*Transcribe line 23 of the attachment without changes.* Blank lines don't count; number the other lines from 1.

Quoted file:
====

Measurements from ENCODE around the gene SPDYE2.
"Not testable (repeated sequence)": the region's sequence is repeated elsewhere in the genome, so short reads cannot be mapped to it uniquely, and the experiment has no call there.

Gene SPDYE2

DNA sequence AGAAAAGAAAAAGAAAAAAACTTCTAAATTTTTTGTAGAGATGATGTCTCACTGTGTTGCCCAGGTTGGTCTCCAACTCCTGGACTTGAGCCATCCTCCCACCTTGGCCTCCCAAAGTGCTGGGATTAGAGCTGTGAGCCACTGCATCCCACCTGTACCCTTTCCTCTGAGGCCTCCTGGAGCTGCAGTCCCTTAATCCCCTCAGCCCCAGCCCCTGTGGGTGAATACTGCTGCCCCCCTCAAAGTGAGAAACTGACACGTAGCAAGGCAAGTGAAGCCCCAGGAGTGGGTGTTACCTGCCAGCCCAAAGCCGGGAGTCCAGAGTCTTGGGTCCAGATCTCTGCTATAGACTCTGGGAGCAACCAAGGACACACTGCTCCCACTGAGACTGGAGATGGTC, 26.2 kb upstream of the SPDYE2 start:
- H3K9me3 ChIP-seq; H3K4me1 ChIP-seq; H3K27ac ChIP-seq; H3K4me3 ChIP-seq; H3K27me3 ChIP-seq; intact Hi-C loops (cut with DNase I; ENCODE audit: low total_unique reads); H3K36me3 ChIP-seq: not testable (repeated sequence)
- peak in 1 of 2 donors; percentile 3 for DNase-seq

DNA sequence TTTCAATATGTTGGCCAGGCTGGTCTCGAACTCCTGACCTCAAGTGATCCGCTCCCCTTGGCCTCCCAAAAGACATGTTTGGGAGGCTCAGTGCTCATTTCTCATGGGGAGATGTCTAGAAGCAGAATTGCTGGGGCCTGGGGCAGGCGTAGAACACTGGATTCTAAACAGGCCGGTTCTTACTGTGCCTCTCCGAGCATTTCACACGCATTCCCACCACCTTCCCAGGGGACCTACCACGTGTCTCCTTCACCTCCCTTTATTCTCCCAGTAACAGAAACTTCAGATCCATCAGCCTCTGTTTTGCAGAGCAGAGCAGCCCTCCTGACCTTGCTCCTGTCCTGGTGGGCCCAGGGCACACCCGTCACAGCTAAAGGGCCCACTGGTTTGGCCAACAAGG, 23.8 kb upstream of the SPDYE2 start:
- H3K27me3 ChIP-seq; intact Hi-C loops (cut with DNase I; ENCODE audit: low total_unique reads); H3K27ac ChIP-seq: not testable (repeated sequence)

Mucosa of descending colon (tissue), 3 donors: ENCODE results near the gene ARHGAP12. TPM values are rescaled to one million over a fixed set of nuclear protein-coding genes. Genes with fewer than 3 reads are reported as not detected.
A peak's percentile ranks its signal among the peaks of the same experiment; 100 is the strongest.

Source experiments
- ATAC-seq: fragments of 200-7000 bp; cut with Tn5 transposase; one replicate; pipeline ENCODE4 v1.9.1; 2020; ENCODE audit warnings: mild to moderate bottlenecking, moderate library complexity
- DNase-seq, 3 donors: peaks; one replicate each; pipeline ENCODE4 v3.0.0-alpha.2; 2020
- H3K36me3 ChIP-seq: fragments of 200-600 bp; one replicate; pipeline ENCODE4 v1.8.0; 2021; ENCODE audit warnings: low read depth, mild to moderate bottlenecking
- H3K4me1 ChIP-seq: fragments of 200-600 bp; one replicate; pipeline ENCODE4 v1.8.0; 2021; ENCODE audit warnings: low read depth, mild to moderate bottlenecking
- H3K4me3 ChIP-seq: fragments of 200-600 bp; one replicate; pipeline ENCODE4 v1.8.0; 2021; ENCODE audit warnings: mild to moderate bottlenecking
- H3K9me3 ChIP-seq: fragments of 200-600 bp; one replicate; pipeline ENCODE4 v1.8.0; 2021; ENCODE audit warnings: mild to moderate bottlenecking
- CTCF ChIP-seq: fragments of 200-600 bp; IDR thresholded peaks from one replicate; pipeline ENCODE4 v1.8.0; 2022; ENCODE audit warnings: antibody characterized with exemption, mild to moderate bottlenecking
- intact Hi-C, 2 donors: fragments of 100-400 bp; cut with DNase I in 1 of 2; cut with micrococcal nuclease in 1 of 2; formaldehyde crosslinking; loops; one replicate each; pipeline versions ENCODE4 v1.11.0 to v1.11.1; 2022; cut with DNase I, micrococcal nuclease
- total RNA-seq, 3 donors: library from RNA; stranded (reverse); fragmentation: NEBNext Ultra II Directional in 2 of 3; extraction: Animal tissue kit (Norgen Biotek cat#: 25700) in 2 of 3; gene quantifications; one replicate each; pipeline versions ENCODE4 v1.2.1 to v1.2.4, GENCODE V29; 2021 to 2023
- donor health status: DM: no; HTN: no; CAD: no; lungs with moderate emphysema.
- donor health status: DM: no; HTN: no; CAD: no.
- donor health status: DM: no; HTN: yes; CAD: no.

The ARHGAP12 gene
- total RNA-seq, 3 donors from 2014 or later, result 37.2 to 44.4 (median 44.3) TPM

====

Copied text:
- donor health status: DM: no; HTN: yes; CAD: no.